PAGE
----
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Interaction of fluvial and eolian sedimentation processes, and response to climate change since the last glacial in a semiarid environment along the Yellow River

Published online by Cambridge University Press:  30 May 2018

Xianyan Wang*
School of Geographic and Oceanographic Sciences, Nanjing University, Nanjing 210023, China
Junfei Ma
School of Geographic and Oceanographic Sciences, Nanjing University, Nanjing 210023, China
Shuangwen Yi
School of Geographic and Oceanographic Sciences, Nanjing University, Nanjing 210023, China
Jef Vandenberghe*
School of Geographic and Oceanographic Sciences, Nanjing University, Nanjing 210023, China Institute of Earth Sciences, VU University Amsterdam, De Boelelaan 1085, 1081 HV Amsterdam, The Netherlands
Yan Dai
School of Geographic and Oceanographic Sciences, Nanjing University, Nanjing 210023, China
Huayu Lu
School of Geographic and Oceanographic Sciences, Nanjing University, Nanjing 210023, China
*Corresponding authors at: School of Geographic and Oceanographic Sciences, Nanjing University, Nanjing 210023, China (X. Wang); Institute of Earth Sciences, VU University Amsterdam, De Boelelaan 1085, 1081 HV Amsterdam, The Netherlands (J. Vandenberghe). E-mail addresses: (X. Wang); (J. Vandenberghe).
*Corresponding authors at: School of Geographic and Oceanographic Sciences, Nanjing University, Nanjing 210023, China (X. Wang); Institute of Earth Sciences, VU University Amsterdam, De Boelelaan 1085, 1081 HV Amsterdam, The Netherlands (J. Vandenberghe). E-mail addresses: (X. Wang); (J. Vandenberghe).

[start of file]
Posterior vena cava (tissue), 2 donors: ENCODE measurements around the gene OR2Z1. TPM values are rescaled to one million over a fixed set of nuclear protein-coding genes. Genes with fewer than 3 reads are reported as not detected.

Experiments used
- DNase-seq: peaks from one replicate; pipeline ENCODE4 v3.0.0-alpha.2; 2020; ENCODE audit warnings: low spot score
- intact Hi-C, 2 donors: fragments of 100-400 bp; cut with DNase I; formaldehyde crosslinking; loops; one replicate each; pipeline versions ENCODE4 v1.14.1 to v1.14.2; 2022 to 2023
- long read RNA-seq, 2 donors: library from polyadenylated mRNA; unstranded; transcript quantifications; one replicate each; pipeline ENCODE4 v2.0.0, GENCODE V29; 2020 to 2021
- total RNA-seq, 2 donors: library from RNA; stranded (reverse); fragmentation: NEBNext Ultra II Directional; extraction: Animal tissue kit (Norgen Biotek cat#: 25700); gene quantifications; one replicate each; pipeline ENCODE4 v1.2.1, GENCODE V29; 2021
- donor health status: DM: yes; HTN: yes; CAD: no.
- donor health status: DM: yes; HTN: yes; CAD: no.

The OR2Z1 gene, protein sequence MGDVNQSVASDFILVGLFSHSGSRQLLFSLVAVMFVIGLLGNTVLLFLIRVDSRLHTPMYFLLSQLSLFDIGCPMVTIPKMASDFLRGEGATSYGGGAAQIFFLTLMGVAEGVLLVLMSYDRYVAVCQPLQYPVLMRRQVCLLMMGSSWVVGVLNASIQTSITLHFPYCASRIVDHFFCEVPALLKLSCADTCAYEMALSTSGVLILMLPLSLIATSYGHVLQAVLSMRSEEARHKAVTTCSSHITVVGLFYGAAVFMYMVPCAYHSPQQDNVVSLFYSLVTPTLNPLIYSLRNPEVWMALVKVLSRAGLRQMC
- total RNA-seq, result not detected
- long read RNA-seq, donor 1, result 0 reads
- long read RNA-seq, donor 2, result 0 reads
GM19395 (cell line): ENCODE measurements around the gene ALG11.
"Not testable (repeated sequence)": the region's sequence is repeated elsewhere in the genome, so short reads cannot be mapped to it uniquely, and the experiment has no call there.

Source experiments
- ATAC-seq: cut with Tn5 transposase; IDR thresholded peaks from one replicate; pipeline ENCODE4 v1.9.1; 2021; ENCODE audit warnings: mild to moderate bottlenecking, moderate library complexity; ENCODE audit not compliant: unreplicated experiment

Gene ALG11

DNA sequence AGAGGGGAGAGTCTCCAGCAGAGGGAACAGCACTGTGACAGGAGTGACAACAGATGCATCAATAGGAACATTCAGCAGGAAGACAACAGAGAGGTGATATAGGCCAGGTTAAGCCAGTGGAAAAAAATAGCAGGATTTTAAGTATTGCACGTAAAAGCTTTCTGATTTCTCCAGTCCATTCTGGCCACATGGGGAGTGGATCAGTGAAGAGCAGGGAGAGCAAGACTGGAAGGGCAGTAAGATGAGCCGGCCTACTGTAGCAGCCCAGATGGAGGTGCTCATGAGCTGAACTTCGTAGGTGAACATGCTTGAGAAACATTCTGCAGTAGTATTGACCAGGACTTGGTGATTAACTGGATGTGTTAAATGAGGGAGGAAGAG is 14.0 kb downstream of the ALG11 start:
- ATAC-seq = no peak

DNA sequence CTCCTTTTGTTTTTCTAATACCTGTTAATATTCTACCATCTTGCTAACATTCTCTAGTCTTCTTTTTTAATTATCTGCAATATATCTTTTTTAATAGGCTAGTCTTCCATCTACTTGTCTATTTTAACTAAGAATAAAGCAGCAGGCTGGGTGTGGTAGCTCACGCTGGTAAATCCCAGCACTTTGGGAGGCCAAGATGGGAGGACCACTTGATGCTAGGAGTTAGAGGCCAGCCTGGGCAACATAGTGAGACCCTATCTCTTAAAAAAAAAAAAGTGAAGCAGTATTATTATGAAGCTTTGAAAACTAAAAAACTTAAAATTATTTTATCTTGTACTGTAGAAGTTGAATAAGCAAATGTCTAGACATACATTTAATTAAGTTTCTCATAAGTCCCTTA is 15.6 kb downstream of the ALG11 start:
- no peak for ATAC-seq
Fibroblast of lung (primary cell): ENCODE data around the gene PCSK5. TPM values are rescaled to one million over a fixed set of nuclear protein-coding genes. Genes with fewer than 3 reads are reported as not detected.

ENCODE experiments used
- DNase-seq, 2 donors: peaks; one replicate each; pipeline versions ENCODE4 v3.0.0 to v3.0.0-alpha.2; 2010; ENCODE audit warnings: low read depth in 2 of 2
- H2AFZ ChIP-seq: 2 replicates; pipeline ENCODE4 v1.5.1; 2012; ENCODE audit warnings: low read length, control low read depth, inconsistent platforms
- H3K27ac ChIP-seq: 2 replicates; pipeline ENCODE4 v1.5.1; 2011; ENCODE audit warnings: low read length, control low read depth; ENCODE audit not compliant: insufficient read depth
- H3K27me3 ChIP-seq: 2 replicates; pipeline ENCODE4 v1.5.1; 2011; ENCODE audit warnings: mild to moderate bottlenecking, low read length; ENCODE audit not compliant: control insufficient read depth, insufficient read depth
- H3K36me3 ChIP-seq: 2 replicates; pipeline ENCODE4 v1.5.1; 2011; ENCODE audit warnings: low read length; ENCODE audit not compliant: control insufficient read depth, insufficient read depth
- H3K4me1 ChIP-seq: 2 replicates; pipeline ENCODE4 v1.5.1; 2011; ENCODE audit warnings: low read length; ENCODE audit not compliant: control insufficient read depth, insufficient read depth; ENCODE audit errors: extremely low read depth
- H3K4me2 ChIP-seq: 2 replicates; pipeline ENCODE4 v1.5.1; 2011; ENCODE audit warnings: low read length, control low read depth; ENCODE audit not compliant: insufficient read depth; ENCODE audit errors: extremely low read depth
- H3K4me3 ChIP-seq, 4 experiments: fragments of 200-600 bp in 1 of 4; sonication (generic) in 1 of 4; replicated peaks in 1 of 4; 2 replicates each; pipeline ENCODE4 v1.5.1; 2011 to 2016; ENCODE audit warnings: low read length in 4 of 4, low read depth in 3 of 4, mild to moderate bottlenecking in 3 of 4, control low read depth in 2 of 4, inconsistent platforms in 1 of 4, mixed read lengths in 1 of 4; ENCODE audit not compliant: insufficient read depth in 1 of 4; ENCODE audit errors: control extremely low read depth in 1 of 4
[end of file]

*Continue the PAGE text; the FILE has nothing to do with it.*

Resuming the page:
Interactions of fluvial and eolian processes are prominent in dryland environments and can significantly change Earth surface morphology. Here, we report on sediment records of eolian and fluvial interactions since the last glacial period, in the semiarid area of northwest China, at the limit of the Southeast Asian monsoon. Sediment sequences of last glacial and Holocene terraces of the Yellow River are composed of channel gravels, overlain by flood sands, eolian dunes, and flood loams. These sequences, dated by optically stimulated luminescence, record interlinks between fluvial and eolian processes and their response to climate change. Sedimentologic structures and grain-size analysis show flood loams, consisting of windblown sediment, deposited from floodwater suspended sediment. The gravel and sand were deposited during cold periods. During transitions from cold to warm phases, the river incised, and dunes were formed by deflation of channel and floodplain deposits (>70 and 21–16 ka). Dunes also formed at ~0.8 ka, probably after human intervention. After dune formation, flood loam covered dunes without erosion during peak discharges at the beginning of the subsequent warm period. The fluctuations of the Southeast Asian monsoon as a moisture-transporting agent have perhaps been the driving force for interactions between fluvial and eolian processes in this semiarid environment.

Thematic Set: Fluvial Archives Group (FLAG) Poland
Copyright © University of Washington. Published by Cambridge University Press, 2018 

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